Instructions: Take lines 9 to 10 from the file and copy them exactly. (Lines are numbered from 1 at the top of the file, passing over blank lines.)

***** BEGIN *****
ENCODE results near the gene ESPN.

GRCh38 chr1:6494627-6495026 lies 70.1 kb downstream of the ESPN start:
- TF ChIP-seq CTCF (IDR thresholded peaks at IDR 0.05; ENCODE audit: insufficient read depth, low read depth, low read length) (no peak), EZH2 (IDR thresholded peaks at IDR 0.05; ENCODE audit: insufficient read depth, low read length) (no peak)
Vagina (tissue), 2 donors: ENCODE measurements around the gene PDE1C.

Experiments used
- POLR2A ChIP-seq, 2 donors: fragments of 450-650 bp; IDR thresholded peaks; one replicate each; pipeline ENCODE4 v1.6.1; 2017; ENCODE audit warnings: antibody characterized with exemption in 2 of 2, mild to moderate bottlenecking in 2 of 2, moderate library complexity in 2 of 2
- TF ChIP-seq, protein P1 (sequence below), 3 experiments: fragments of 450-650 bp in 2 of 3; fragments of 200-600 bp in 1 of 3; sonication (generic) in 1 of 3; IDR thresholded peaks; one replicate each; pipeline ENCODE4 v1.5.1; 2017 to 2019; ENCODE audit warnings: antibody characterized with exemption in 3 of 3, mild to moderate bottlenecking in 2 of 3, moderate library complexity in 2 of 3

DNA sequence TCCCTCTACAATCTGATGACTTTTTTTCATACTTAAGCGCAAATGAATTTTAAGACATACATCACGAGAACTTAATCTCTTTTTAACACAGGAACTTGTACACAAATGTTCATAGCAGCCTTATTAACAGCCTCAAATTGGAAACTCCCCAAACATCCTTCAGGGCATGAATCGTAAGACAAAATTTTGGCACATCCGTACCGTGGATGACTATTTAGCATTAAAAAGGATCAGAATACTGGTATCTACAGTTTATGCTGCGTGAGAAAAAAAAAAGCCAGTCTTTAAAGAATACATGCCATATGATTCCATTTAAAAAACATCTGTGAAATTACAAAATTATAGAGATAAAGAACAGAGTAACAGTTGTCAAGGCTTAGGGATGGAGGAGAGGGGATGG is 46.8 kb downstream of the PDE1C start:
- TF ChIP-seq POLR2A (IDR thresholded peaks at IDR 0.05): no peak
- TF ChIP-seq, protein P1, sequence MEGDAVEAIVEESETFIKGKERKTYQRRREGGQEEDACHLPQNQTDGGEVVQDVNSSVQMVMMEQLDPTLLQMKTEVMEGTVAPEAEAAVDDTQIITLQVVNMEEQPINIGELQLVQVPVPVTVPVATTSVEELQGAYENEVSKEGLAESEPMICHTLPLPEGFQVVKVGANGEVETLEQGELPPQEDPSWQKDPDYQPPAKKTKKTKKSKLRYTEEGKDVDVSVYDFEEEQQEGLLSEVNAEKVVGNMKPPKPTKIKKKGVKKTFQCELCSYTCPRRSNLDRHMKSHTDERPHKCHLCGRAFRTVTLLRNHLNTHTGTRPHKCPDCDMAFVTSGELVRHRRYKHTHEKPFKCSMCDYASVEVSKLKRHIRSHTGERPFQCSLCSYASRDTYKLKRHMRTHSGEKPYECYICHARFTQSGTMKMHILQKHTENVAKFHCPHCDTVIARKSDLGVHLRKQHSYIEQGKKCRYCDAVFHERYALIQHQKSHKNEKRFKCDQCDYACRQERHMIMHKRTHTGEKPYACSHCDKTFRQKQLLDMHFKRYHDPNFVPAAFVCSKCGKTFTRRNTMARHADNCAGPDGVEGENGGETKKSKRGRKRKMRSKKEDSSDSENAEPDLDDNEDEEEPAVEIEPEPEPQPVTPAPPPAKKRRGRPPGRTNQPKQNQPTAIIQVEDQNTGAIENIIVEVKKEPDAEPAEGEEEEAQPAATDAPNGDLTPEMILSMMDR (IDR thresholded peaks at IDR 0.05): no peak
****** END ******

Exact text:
- TF ChIP-seq POLR2A (IDR thresholded peaks at IDR 0.05): no peak
- TF ChIP-seq, protein P1, sequence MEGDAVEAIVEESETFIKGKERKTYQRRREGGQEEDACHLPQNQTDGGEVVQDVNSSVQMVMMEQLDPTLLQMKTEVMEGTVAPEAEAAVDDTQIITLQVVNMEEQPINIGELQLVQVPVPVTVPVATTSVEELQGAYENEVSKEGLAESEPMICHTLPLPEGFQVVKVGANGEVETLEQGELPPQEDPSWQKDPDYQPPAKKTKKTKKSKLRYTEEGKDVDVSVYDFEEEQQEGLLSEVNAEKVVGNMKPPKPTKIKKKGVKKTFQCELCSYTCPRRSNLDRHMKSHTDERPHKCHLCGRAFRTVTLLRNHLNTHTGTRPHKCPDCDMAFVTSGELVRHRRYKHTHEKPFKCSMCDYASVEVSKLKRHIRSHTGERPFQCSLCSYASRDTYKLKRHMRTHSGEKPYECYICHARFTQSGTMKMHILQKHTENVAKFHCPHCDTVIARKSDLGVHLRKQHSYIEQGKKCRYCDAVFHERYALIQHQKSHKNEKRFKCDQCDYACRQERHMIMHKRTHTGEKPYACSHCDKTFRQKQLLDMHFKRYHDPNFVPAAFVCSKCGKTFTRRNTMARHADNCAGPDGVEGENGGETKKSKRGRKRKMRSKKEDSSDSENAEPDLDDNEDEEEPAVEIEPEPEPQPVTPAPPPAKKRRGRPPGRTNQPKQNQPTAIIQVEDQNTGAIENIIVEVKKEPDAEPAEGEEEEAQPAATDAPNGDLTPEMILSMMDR (IDR thresholded peaks at IDR 0.05): no peak